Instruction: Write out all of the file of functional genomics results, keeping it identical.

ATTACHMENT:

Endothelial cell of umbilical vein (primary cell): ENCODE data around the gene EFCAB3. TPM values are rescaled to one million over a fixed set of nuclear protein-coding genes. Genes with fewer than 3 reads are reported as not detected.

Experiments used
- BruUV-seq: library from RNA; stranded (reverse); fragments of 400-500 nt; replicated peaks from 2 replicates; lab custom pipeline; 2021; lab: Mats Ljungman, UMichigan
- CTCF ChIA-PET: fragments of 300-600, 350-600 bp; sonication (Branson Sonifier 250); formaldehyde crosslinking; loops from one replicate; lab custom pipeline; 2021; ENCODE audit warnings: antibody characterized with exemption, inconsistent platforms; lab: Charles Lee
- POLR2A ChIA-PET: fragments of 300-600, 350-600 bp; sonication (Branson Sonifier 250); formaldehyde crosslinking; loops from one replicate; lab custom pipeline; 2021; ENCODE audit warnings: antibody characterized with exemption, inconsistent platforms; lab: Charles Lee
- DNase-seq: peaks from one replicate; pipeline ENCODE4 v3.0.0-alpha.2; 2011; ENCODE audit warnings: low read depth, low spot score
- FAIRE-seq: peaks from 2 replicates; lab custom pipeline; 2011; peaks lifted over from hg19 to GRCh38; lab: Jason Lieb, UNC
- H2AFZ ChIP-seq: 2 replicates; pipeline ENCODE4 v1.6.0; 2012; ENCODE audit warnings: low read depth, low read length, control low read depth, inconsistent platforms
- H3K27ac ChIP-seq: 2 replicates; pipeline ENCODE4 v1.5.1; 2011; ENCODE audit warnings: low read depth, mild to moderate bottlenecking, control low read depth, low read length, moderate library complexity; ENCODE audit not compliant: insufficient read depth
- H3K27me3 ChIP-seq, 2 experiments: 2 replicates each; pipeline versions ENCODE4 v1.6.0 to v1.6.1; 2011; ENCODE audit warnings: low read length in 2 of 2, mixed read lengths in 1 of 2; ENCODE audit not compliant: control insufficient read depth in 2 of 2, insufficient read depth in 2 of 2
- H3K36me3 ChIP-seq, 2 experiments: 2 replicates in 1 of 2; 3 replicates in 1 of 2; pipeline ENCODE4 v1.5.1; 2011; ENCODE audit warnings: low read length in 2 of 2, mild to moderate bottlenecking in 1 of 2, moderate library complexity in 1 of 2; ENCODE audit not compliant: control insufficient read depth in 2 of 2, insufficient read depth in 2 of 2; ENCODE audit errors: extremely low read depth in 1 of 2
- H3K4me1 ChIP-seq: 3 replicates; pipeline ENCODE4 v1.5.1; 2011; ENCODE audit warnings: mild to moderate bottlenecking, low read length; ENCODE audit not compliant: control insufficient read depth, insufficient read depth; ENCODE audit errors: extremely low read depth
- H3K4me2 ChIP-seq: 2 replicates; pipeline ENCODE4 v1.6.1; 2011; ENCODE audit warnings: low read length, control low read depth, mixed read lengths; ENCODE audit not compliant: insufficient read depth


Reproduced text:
Endothelial cell of umbilical vein (primary cell): ENCODE data around the gene EFCAB3. TPM values are rescaled to one million over a fixed set of nuclear protein-coding genes. Genes with fewer than 3 reads are reported as not detected.

Experiments used
- BruUV-seq: library from RNA; stranded (reverse); fragments of 400-500 nt; replicated peaks from 2 replicates; lab custom pipeline; 2021; lab: Mats Ljungman, UMichigan
- CTCF ChIA-PET: fragments of 300-600, 350-600 bp; sonication (Branson Sonifier 250); formaldehyde crosslinking; loops from one replicate; lab custom pipeline; 2021; ENCODE audit warnings: antibody characterized with exemption, inconsistent platforms; lab: Charles Lee
- POLR2A ChIA-PET: fragments of 300-600, 350-600 bp; sonication (Branson Sonifier 250); formaldehyde crosslinking; loops from one replicate; lab custom pipeline; 2021; ENCODE audit warnings: antibody characterized with exemption, inconsistent platforms; lab: Charles Lee
- DNase-seq: peaks from one replicate; pipeline ENCODE4 v3.0.0-alpha.2; 2011; ENCODE audit warnings: low read depth, low spot score
- FAIRE-seq: peaks from 2 replicates; lab custom pipeline; 2011; peaks lifted over from hg19 to GRCh38; lab: Jason Lieb, UNC
- H2AFZ ChIP-seq: 2 replicates; pipeline ENCODE4 v1.6.0; 2012; ENCODE audit warnings: low read depth, low read length, control low read depth, inconsistent platforms
- H3K27ac ChIP-seq: 2 replicates; pipeline ENCODE4 v1.5.1; 2011; ENCODE audit warnings: low read depth, mild to moderate bottlenecking, control low read depth, low read length, moderate library complexity; ENCODE audit not compliant: insufficient read depth
- H3K27me3 ChIP-seq, 2 experiments: 2 replicates each; pipeline versions ENCODE4 v1.6.0 to v1.6.1; 2011; ENCODE audit warnings: low read length in 2 of 2, mixed read lengths in 1 of 2; ENCODE audit not compliant: control insufficient read depth in 2 of 2, insufficient read depth in 2 of 2
- H3K36me3 ChIP-seq, 2 experiments: 2 replicates in 1 of 2; 3 replicates in 1 of 2; pipeline ENCODE4 v1.5.1; 2011; ENCODE audit warnings: low read length in 2 of 2, mild to moderate bottlenecking in 1 of 2, moderate library complexity in 1 of 2; ENCODE audit not compliant: control insufficient read depth in 2 of 2, insufficient read depth in 2 of 2; ENCODE audit errors: extremely low read depth in 1 of 2
- H3K4me1 ChIP-seq: 3 replicates; pipeline ENCODE4 v1.5.1; 2011; ENCODE audit warnings: mild to moderate bottlenecking, low read length; ENCODE audit not compliant: control insufficient read depth, insufficient read depth; ENCODE audit errors: extremely low read depth
- H3K4me2 ChIP-seq: 2 replicates; pipeline ENCODE4 v1.6.1; 2011; ENCODE audit warnings: low read length, control low read depth, mixed read lengths; ENCODE audit not compliant: insufficient read depth